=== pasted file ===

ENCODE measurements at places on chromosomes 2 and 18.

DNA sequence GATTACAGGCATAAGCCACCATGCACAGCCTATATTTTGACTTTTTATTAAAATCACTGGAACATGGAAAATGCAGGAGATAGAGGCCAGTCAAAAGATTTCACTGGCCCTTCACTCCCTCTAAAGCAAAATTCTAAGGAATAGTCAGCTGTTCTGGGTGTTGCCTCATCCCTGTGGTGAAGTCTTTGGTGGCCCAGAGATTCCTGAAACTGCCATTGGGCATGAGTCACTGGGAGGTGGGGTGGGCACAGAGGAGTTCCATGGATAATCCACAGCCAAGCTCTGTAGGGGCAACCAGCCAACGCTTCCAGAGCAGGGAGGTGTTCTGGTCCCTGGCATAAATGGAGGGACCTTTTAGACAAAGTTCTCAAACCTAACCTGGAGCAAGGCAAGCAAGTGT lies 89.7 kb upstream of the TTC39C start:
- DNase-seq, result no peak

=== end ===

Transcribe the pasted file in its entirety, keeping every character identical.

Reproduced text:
ENCODE measurements at places on chromosomes 2 and 18.

DNA sequence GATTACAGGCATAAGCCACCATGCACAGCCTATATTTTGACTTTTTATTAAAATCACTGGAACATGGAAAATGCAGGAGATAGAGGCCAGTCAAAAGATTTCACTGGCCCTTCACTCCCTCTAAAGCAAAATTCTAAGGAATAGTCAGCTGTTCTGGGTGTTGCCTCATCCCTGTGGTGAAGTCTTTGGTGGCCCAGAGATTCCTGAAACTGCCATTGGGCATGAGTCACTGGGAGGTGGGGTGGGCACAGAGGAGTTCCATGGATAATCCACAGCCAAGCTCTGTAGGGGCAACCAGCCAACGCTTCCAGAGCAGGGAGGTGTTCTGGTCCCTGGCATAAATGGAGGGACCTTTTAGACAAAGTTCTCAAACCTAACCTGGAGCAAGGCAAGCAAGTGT lies 89.7 kb upstream of the TTC39C start:
- DNase-seq, result no peak